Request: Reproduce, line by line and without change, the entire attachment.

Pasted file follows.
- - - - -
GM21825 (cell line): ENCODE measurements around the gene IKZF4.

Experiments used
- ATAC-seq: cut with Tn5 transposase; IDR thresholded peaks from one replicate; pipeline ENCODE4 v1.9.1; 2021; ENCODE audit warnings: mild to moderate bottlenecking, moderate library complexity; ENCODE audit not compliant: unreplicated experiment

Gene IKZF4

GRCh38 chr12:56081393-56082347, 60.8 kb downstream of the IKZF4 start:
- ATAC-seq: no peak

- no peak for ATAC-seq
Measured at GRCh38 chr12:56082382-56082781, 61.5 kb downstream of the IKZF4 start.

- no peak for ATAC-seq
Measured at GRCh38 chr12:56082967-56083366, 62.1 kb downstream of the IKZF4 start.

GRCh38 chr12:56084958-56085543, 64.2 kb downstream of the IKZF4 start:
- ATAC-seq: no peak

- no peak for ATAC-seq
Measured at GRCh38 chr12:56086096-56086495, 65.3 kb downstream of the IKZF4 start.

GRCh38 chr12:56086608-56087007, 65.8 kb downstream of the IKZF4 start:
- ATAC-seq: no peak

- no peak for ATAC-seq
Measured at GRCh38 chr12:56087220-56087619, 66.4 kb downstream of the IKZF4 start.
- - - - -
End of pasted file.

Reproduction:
GM21825 (cell line): ENCODE measurements around the gene IKZF4.

Experiments used
- ATAC-seq: cut with Tn5 transposase; IDR thresholded peaks from one replicate; pipeline ENCODE4 v1.9.1; 2021; ENCODE audit warnings: mild to moderate bottlenecking, moderate library complexity; ENCODE audit not compliant: unreplicated experiment

Gene IKZF4

GRCh38 chr12:56081393-56082347, 60.8 kb downstream of the IKZF4 start:
- ATAC-seq: no peak

- no peak for ATAC-seq
Measured at GRCh38 chr12:56082382-56082781, 61.5 kb downstream of the IKZF4 start.

- no peak for ATAC-seq
Measured at GRCh38 chr12:56082967-56083366, 62.1 kb downstream of the IKZF4 start.

GRCh38 chr12:56084958-56085543, 64.2 kb downstream of the IKZF4 start:
- ATAC-seq: no peak

- no peak for ATAC-seq
Measured at GRCh38 chr12:56086096-56086495, 65.3 kb downstream of the IKZF4 start.

GRCh38 chr12:56086608-56087007, 65.8 kb downstream of the IKZF4 start:
- ATAC-seq: no peak

- no peak for ATAC-seq
Measured at GRCh38 chr12:56087220-56087619, 66.4 kb downstream of the IKZF4 start.